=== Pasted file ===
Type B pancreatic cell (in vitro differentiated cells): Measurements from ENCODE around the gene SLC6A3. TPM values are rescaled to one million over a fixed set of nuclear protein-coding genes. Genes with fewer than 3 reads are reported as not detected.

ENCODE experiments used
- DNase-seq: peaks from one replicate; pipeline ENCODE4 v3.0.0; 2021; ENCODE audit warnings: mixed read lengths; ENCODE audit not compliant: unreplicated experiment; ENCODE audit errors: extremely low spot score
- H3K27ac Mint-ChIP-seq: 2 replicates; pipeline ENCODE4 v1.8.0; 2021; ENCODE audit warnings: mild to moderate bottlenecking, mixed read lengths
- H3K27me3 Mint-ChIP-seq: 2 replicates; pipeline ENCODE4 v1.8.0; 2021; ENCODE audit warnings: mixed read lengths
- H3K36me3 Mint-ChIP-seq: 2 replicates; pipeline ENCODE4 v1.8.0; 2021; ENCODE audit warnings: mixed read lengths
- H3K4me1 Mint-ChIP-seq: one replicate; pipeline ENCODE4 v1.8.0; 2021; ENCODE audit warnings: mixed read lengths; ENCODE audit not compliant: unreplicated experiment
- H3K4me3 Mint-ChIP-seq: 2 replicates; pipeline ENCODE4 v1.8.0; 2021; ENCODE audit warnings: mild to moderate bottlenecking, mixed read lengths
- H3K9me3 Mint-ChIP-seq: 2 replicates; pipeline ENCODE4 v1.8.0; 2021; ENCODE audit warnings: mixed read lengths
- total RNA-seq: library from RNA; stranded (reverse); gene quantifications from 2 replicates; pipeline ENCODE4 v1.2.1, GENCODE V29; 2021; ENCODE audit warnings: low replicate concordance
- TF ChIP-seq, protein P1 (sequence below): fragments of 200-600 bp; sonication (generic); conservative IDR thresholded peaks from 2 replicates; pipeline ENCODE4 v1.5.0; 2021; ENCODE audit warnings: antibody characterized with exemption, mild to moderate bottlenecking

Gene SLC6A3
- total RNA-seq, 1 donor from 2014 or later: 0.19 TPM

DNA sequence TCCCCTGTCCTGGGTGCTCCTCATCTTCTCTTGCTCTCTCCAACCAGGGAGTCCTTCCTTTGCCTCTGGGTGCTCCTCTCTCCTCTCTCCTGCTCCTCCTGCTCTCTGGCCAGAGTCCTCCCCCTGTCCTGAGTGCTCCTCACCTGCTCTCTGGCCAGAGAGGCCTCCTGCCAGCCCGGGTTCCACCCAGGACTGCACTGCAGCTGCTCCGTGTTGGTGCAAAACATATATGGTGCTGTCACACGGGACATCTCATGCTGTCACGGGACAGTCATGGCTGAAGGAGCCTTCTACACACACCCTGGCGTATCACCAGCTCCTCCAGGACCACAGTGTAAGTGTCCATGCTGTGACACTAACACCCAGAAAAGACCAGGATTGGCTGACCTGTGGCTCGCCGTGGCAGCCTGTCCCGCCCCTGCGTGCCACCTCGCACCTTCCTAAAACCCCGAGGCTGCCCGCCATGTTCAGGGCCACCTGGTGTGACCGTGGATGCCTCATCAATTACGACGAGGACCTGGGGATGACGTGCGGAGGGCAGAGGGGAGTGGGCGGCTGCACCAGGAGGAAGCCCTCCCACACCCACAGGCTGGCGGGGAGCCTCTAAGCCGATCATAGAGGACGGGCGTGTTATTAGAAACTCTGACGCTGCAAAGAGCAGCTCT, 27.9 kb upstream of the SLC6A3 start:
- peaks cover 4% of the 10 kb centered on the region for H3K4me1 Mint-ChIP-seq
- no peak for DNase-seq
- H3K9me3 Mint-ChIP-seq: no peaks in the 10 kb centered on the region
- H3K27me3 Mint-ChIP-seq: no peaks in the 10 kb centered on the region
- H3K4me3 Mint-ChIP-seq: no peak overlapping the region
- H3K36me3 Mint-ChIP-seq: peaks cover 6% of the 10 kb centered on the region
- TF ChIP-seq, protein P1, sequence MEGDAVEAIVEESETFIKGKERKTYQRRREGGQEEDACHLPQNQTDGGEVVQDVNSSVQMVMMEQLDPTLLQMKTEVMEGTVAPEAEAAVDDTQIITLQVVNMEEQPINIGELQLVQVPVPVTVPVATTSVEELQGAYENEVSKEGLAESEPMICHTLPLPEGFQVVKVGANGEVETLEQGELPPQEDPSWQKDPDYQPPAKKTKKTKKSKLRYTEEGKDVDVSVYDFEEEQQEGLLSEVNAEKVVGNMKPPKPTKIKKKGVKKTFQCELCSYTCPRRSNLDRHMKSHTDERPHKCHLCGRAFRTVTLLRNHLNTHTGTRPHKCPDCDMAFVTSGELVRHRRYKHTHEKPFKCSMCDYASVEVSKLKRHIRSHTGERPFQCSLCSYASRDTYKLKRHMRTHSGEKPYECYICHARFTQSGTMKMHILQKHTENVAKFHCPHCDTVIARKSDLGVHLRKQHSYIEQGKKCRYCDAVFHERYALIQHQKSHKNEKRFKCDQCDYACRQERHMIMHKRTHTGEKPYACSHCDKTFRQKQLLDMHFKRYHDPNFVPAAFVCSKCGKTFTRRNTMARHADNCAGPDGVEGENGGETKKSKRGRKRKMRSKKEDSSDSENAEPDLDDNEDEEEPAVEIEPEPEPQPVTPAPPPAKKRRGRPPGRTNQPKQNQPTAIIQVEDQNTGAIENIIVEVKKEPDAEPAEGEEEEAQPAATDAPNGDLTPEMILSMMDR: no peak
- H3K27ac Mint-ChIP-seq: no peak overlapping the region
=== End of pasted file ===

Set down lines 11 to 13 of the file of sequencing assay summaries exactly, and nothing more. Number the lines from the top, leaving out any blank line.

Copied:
- TF ChIP-seq, protein P1 (sequence below): fragments of 200-600 bp; sonication (generic); conservative IDR thresholded peaks from 2 replicates; pipeline ENCODE4 v1.5.0; 2021; ENCODE audit warnings: antibody characterized with exemption, mild to moderate bottlenecking

Gene SLC6A3
- total RNA-seq, 1 donor from 2014 or later: 0.19 TPM